Girls May See Longer-Lasting Concussion Effects

Symptoms of sports-related concussions may last longer for teen girls

(RxWiki News) Adolescent girls may have to deal with the symptoms of sports-related concussions for longer than boys, according to a new study.

In fact, these symptoms may persist for more than twice as long for teen girls. And the reason for this may be tied to underlying conditions like stress, anxiety, depression and migraines, this study found.

The researchers behind this study pointed out that conditions like anxiety, depression and stress are more common in teen girls than in teen boys. These conditions also happen to mirror some common concussion symptoms. And past research has found that concussions can make conditions like this worse.

"These findings confirm what many in sports medicine have believed for some time," said lead study author Dr. John Neidecker, a sports concussion specialist, in a press release. "It highlights the need to take a whole person approach to managing concussions, looking beyond the injury to understand the mental and emotional impacts on recovery when symptoms persist."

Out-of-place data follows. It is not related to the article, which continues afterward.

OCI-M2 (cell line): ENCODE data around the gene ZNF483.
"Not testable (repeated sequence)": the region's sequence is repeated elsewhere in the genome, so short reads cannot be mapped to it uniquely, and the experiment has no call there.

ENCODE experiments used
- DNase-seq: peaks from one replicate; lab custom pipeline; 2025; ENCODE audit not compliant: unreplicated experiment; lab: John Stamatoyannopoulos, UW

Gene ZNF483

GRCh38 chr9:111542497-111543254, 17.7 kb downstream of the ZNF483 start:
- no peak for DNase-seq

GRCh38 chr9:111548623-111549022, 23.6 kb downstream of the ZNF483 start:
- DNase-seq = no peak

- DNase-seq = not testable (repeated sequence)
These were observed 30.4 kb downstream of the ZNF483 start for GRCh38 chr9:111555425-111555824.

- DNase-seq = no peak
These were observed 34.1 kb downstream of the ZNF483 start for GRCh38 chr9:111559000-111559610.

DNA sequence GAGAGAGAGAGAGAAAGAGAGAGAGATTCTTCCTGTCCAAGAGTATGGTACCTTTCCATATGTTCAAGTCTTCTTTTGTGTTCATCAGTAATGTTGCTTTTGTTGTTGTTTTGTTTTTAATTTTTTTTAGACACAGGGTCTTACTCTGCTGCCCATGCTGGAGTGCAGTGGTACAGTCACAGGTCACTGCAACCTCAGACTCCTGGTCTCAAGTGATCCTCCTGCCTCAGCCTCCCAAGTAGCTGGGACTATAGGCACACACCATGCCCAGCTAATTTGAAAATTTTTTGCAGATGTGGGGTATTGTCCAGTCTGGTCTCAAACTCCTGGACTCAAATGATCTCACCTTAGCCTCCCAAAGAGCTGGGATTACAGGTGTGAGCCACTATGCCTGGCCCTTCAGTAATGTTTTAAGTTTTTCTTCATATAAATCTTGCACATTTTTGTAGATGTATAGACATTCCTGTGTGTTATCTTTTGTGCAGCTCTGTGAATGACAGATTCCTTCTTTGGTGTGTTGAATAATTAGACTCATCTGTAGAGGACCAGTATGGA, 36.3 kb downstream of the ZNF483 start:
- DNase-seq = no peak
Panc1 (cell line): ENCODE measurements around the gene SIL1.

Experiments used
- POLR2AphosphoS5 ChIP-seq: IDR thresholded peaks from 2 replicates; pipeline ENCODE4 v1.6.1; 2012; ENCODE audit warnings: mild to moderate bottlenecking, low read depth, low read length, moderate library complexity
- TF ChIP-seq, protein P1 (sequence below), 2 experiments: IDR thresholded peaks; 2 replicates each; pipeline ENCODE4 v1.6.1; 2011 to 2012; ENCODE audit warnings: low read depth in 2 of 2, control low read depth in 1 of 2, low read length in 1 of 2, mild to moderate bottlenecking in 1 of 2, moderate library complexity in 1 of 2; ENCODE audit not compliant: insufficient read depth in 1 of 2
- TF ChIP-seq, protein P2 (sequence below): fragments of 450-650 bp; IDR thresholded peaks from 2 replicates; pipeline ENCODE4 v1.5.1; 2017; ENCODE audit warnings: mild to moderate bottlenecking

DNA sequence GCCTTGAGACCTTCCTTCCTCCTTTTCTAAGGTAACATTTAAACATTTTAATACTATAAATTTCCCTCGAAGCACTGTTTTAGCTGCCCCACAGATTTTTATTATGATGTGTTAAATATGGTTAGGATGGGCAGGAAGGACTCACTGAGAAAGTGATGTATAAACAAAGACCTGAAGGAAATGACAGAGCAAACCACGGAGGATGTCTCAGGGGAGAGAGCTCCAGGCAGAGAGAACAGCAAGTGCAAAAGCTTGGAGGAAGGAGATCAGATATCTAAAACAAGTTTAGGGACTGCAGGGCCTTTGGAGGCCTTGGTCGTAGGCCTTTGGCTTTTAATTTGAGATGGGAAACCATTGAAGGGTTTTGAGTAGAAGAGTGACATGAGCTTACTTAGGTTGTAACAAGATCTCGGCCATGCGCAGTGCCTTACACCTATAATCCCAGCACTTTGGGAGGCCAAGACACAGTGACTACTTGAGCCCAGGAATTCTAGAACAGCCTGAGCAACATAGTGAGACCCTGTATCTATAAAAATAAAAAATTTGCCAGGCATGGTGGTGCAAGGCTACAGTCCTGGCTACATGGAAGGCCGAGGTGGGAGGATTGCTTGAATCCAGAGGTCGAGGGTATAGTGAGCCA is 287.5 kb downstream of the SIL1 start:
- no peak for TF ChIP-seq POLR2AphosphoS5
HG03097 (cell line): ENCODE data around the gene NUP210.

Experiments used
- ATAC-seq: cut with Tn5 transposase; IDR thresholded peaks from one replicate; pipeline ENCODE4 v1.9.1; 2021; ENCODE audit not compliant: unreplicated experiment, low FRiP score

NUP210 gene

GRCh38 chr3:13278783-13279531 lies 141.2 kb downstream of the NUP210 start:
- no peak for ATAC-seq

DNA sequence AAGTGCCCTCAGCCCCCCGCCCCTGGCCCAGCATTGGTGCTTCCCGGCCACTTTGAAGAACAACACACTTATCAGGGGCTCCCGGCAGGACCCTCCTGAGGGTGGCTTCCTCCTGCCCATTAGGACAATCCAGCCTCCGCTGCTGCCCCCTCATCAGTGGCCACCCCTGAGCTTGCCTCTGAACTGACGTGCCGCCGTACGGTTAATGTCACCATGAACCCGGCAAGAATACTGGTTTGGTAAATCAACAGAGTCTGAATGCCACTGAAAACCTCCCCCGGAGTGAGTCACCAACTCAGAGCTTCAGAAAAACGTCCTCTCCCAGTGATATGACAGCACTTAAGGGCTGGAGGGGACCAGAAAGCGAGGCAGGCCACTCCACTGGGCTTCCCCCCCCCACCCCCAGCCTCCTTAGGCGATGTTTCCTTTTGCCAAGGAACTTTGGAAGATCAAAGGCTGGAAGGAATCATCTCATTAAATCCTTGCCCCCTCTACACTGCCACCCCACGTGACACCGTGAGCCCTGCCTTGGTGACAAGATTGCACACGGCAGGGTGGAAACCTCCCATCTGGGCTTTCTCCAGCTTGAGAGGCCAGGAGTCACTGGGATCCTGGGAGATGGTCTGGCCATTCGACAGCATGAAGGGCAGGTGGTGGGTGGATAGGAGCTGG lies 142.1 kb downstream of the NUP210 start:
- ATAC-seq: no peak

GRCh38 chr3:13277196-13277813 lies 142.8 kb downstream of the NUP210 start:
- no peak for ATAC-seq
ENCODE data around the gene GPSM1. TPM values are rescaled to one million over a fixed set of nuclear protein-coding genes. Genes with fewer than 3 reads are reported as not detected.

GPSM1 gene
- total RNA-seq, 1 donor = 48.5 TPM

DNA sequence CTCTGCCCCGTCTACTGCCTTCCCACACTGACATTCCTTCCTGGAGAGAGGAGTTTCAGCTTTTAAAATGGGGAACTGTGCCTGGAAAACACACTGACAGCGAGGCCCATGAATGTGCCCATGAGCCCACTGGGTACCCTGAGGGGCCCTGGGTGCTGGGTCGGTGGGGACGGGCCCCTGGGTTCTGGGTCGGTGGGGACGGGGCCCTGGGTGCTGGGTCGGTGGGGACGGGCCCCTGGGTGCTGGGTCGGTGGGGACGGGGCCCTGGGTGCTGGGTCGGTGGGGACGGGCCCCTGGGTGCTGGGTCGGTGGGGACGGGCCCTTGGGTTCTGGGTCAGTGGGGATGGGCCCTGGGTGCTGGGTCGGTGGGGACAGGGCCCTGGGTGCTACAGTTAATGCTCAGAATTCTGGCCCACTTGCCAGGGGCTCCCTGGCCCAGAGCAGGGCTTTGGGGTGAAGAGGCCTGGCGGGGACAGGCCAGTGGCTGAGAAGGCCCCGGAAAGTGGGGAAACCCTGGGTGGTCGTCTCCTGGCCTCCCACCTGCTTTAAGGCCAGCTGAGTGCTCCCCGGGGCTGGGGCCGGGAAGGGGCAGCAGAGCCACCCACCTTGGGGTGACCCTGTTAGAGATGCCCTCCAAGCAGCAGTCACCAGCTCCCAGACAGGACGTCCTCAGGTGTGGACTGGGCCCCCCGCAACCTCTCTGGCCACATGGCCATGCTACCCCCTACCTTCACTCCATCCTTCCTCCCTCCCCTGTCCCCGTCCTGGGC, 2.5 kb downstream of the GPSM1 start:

This study looked at more than 200 teen athletes who were between 11 and 18 years old and had been diagnosed with their first concussion. Roughly half of the study participants were girls.

For the boys in this study, concussion symptoms typically disappeared after 11 days. For girls, it took around 28 days, this study found. The authors of this study said addressing underlying conditions in teens who have concussions could lead to faster recovery times.

Concussions are caused by a strong impact to the head. These injuries can be extremely dangerous, so it's important to seek medical care if you suspect that you or a loved one may have a concussion.

This study was published in the Journal of the American Osteopathic Association.

The study authors disclosed no outside funding sources or potential conflicts of interest.

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Review Date: 
October 13, 2017